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Saturday, March 20, 2010

Cambodia: Stepping back in time at Siem Reap and Angkor Wat

By Mark Palmer

There were no photocopy machines in Cambodia until about 1990. In those days, not even fearless entrepreneurs with Xerox contracts in their suitcases would dare venture to this beleaguered, war-torn part of Indo-China.

So, change has come fast. Cambodia is now firmly established in the tourist firmament, and offers far more than a popular diversion for backpackers looking for thrills and spills (and cheap beer) on their gap year.

Even so, I could not get the bloody image of Pol Pot and the Khmer

Beautiful: The Angkor Wat temple took 37 years to build and was one of the jewels of the Khmer Empire

Those scenes in the 1984 film The Killing Fields, in which men, women and children are photographed by their captors before being executed and their bodies dumped in mass shallow graves, were no Hollywood exaggeration. They happened — and not so very long ago.
Vin seemed to pick up on my unease. 'Terrible things have gone on in my country and we are sorry for that,' he said, totally unprompted.

'But now we are a peaceful people and the situation is different. I wish you a pleasant stay in Cambodia.'

It turned out to be very pleasant indeed. And Vin was right about the people: wherever we went, they were indeed peaceful and unfailingly courteous.

Siem Reap is enjoying its second coming. Following the 'rediscovery' of the temples of Angkor by French archaeologists in the 1860s, the town became a beacon for wealthy travellers.

It continued that way until the late Sixties, when the likes of Charlie Chaplin and Jackie Kennedy came to call. Then war, famine and fear kept outsiders well away right up until 1999.

Awe-struck: Mark Palmer with his wife Joanna, who were given a rare glimpse of the temple's reclining Buddha

Everyone says you have to see Angkor Wat at sunrise to capture its full glory, but we felt relieved when Vin said we would start our tour at 10am. We were then amazed to find we practically had the place to ourselves.

'Where are all the people?' I asked as we drove around the massive moat. 'On the other side,' he replied.

He meant we had approached via the East Gate, a grand ruin of a lodge leading to a gravel drive that takes you up to the main temple.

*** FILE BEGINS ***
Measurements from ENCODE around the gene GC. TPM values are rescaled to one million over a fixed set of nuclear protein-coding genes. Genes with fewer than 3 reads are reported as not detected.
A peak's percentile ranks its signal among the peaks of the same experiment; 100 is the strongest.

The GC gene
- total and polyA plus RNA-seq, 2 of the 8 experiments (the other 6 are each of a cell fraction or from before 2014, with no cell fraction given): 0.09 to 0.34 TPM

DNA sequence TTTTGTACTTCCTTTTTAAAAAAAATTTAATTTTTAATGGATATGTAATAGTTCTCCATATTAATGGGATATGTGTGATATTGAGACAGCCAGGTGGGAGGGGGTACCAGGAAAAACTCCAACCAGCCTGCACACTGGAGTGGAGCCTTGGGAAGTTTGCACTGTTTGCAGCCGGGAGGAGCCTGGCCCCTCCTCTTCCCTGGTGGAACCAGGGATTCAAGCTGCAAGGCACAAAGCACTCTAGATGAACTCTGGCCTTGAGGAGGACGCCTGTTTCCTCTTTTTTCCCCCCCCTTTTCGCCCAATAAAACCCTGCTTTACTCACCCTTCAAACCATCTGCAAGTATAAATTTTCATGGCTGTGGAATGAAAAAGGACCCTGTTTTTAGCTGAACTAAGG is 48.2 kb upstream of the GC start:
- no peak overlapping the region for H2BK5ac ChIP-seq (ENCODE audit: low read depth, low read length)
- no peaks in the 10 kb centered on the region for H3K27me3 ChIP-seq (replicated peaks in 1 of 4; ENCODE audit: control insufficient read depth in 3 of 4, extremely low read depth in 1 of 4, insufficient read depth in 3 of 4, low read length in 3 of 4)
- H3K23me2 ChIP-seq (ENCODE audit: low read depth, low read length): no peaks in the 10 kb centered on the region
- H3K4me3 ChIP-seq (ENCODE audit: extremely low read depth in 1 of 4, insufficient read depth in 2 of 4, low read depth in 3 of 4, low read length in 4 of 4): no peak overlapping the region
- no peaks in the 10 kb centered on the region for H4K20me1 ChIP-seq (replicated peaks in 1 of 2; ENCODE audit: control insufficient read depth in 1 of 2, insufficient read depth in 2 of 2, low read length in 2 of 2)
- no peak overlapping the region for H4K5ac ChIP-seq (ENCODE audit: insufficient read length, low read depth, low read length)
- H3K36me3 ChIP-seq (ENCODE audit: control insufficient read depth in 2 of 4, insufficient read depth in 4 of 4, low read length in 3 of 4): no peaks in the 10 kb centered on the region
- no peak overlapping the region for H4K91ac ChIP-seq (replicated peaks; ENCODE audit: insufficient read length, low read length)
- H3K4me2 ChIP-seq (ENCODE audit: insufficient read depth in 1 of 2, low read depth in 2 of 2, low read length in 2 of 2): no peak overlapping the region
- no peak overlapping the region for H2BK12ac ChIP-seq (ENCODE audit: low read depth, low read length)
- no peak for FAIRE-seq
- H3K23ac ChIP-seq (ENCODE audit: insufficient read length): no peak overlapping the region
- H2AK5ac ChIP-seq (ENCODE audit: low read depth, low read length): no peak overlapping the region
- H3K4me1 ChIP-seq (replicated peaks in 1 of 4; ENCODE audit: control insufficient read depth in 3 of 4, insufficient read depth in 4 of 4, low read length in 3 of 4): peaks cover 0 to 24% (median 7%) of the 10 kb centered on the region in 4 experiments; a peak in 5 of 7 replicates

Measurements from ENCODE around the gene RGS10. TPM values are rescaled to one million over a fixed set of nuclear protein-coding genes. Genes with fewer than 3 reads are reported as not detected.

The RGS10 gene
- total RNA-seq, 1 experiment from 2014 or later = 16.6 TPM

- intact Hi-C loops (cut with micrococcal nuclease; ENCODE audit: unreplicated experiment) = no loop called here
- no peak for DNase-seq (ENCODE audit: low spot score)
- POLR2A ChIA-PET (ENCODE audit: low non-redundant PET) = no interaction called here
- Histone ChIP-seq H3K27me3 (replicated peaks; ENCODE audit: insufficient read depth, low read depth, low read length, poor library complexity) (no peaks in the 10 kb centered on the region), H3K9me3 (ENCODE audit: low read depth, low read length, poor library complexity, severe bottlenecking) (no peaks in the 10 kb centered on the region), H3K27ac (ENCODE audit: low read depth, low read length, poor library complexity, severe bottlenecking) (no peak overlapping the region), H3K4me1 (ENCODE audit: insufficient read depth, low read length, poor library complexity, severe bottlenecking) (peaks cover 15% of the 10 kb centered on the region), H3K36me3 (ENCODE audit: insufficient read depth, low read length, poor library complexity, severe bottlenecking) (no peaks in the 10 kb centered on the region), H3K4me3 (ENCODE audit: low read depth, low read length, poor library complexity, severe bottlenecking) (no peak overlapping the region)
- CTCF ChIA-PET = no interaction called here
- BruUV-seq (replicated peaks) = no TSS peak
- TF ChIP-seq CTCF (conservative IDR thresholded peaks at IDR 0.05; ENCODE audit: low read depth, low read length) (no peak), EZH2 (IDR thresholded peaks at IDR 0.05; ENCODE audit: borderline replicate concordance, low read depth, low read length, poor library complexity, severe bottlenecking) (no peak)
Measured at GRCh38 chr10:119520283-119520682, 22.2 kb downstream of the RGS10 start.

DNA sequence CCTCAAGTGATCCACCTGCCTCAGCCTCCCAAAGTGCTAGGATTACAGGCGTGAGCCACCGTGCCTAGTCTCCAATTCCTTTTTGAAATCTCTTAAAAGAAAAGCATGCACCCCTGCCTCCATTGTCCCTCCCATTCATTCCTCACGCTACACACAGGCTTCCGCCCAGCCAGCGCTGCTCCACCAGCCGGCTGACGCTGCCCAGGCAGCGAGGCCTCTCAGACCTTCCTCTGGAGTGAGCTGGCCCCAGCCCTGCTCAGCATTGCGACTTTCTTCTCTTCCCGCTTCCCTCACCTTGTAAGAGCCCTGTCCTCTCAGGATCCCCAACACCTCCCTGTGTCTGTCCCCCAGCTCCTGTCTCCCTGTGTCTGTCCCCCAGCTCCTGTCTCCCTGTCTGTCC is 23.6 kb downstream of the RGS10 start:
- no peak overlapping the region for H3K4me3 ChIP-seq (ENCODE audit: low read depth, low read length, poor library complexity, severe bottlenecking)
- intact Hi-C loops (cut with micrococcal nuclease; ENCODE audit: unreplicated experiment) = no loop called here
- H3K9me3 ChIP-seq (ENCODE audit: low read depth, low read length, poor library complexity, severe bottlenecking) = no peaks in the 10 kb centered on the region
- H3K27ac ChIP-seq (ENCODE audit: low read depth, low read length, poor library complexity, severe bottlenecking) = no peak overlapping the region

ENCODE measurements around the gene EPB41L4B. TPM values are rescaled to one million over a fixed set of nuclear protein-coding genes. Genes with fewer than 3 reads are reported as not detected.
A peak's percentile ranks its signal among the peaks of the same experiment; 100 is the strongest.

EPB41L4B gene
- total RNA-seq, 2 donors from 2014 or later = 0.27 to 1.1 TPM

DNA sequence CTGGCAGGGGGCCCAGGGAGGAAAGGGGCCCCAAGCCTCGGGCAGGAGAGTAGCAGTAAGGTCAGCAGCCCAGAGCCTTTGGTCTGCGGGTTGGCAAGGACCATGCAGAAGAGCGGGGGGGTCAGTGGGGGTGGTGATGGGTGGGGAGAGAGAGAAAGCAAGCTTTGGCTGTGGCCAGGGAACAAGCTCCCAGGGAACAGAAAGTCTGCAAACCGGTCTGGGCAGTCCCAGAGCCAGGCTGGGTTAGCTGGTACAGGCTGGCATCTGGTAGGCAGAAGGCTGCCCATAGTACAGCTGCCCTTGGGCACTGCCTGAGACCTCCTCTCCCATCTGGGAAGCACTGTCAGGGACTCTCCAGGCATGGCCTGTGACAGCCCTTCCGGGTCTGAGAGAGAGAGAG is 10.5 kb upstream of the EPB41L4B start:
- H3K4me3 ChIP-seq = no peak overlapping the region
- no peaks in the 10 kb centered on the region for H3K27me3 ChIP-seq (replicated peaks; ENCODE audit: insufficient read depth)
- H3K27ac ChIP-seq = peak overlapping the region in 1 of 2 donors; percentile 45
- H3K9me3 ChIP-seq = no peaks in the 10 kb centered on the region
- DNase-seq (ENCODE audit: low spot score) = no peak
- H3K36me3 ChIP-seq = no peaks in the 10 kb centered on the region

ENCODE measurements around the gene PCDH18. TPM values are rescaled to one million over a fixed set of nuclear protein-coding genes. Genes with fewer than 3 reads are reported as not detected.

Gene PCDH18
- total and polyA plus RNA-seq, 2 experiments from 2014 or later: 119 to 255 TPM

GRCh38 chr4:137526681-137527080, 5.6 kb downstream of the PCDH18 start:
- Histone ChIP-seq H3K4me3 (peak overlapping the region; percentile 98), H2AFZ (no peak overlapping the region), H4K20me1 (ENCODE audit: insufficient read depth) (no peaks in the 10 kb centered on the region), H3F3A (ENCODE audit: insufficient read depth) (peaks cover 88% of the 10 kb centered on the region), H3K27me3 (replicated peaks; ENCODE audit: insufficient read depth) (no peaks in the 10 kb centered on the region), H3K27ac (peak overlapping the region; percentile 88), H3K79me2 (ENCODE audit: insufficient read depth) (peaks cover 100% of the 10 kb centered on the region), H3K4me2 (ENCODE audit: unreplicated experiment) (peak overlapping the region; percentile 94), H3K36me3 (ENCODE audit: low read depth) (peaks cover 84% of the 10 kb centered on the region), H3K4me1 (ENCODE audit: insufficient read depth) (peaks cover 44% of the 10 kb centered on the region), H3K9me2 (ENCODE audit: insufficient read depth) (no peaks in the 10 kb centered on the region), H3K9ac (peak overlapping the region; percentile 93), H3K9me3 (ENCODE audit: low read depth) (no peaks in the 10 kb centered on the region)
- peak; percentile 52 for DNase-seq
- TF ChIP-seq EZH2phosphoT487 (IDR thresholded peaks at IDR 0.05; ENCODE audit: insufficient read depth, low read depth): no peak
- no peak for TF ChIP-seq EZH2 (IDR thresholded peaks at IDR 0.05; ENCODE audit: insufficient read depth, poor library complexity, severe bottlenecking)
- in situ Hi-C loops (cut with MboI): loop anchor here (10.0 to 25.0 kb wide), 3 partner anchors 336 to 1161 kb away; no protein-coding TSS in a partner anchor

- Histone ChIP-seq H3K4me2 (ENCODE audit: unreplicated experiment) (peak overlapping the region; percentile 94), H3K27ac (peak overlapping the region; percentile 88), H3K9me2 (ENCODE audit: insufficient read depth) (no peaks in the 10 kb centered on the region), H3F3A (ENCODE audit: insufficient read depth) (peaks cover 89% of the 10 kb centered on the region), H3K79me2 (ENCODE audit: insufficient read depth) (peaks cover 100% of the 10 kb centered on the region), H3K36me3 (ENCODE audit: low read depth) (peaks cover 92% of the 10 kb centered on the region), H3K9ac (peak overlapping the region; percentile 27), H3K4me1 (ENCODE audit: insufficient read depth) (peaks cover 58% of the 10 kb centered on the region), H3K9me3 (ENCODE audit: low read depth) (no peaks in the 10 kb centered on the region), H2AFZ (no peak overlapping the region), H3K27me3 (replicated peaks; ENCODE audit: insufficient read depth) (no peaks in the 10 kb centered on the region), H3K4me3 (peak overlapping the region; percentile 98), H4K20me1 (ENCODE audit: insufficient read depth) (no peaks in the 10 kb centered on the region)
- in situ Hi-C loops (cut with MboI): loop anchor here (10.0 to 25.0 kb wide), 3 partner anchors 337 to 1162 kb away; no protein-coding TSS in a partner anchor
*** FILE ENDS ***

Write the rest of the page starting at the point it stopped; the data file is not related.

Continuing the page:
With dappled sunlight foraging through the swaying trees and a crumbling building in the distance, we could almost have been visiting a stately home past its best in Gloucestershire.

What took me by surprise was the perfect symmetry, the motifs, the detail on the bas-reliefs — and we hadn't even set foot inside yet.

Vin ushered us into the shade and asked us to sit on giant pieces of sandstone.
We didn't move for the next 40 minutes as he went about his lecture, producing maps and plans and dealing patiently with interruptions from us that tended to start with: 'But how...?' or 'So, why...?'

Our questions were all trying to make sense of such an extraordinary feat, one that took 37 years to complete and involved stone either being dragged from a quarry 50 miles by elephant or on bamboo rafts 100 miles by river.

No wonder King Suryavarman II is such a hero.
As we moved from one level to the next, getting closer to the central shrine, Vin pointed at some scaffolding and explained that tourists had not been allowed access to the highest point for two years.

He said the reclining Buddha was a sight to behold — but sadly one that would elude us.
'Do people ever just climb up when no one's looking?' I asked, adding: 'There doesn't seem to be too much security.'

'You want to go up?' he said. Vin made a call from his mobile. Ten minutes later, a man with a walkie-talkie and bad teeth appeared. 'Come,' he said.

We made a dash for the scaffolding, ducking under some tarpaulin and climbing the steep steps. And then we climbed some more.

My new guide had two lookout men posted near the top. 'We have five minutes,' he said. 'Come.' We rushed here and there and, yes, I got to see the reclining Buddha looking majestically calm and serene.

It was almost 2pm by the time we got back to our hotel in the centre of town. La Residence d'Angkor, part of the Orient-Express group, is the place to stay. Lush and luxurious, it's recently benefited from a brand new spa, and the swimming pool is a decent size.

But Vin didn't give us much downtime.

On our first day, he wanted us to see Ta Prohm (the jungle temple where Tomb Raider was filmed) and the mysterious Bayon, where the shapes of gigantic faces are etched into stone towers, before taking our positions high above the plain to watch the sunset.